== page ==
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Can you confirm the Soul EV has 11kW AC onboard charger?
 

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Discussion Starter #3
@Todor The Kia E-soul 64kWh that is available in the Netherlands has indeed a 11kW AC charger onboard.
 

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Ok, I asked as the UK spec doesn't have 11kw.
 

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Great effort - I've a problem with the averages as the efficiency/temperature graph won't be linear?
- otherwise the main takeaway I have is that the temperature differences between each run make direct comparisons unreliable - however they do give an indication of what the EV will do at the specific temperature!
 

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If you want a more reliable data source I would suggest the NAF summer test as all cars were driven on same day in convoy, so weather and traffic had no significant variance. The site translates OK in Chrome.

 

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If you want a more reliable data source I would suggest the NAF summer test
Yes, that's good as it gives an idea of what the vehicle ranges are in summer vs winter - but i think the key comparitive measure missing is wh/km.

The problem I had with using Bjorn's figures for comparison is that eg I understood the e-Niro, e-Soul and e-kona to have the same powertrain and battery - so the differences he reports must reflect a significant temperature impact.
However the NAF test does show a significant difference between the Kona and the other two - so something is different!
 

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Discussion Starter #9
Great effort - I've a problem with the averages as the efficiency/temperature graph won't be linear?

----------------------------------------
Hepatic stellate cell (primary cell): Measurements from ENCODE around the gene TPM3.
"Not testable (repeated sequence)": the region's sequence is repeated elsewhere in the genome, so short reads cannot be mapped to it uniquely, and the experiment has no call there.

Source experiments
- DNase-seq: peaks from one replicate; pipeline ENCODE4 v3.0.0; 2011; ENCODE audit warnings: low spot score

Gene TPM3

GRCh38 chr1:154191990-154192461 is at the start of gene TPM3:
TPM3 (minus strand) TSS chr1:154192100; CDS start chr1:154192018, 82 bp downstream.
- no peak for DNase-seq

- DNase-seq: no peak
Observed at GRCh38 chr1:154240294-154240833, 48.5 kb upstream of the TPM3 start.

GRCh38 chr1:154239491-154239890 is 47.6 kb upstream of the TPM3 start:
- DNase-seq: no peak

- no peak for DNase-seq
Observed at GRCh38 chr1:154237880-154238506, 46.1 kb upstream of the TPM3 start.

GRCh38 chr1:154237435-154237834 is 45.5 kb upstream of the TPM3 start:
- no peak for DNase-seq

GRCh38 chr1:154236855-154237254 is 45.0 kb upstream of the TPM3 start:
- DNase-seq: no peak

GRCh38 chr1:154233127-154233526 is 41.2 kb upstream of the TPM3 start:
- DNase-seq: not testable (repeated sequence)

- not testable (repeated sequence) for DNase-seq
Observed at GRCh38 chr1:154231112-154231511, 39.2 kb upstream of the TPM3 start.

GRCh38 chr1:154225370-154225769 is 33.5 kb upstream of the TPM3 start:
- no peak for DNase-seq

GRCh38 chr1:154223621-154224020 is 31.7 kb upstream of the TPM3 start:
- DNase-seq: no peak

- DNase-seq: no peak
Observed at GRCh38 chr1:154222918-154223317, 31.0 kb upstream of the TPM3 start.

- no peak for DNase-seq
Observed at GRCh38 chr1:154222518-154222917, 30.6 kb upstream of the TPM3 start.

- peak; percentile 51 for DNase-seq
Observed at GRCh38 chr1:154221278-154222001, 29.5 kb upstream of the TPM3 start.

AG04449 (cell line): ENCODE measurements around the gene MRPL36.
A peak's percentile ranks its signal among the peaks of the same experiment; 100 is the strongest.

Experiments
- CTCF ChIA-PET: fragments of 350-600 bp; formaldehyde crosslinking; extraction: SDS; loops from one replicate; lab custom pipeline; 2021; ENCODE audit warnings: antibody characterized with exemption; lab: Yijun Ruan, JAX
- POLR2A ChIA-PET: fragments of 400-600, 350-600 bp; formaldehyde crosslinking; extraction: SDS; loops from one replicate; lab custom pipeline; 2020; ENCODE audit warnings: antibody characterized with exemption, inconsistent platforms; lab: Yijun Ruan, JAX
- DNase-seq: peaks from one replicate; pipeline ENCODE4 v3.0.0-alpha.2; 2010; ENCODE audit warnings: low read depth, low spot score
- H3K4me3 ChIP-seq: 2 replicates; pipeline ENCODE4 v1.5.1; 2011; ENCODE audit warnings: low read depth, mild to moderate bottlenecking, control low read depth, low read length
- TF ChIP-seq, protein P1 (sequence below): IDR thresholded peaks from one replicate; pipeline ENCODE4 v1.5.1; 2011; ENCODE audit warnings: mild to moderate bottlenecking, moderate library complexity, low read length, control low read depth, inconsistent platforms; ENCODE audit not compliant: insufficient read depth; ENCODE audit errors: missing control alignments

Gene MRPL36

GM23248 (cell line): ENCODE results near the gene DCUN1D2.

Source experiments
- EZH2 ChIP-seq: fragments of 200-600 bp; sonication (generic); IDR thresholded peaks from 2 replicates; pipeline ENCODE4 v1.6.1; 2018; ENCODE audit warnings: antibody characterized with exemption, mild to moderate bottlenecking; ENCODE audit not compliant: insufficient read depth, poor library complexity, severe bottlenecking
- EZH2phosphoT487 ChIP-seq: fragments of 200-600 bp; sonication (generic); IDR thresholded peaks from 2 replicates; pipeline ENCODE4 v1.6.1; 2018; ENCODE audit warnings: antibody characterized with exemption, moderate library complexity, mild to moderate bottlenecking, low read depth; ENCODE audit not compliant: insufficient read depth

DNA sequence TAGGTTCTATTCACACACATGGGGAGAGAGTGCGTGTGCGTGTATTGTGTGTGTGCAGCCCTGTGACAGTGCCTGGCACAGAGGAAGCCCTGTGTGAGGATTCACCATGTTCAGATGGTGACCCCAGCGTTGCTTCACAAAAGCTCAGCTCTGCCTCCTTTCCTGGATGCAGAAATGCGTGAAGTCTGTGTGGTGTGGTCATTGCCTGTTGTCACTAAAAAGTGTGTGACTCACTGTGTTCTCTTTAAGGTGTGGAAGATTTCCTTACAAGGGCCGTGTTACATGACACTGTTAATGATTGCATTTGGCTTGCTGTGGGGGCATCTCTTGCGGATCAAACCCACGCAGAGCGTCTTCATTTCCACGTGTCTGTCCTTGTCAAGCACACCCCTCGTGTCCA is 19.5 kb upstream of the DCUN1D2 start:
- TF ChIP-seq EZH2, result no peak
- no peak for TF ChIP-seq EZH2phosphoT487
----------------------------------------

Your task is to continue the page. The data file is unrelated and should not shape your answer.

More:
- otherwise the main takeaway I have is that the temperature differences between each run make direct comparisons unreliable - however they do give an indication of what the EV will do at the specific temperature!
That's why it's also an average over all the tests that Bjorn has carried out so that a somewhat practical value comes out because the temperatures are also averaged.
 

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Discussion Starter #10
Yes, that's good as it gives an idea of what the vehicle ranges are in summer vs winter - but i think the key comparitive measure missing is wh/km.

The problem I had with using Bjorn's figures for comparison is that eg I understood the e-Niro, e-Soul and e-kona to have the same powertrain and battery - so the differences he reports must reflect a significant temperature impact.
However the NAF test does show a significant difference between the Kona and the other two - so something is different!
The aerodynamic and rolling resistance is of course also different for the mentioned types
 

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Interesting that the Mini Cooper SE is the most efficient of all the cars tested but isn't aerodynamic at all (without doubt the best looking car though). Some sort of magic from BMW?
 

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Hyundai and Kia use different battery suppliers. Drivetrain should be the same though. And the rest is different aerodynamics.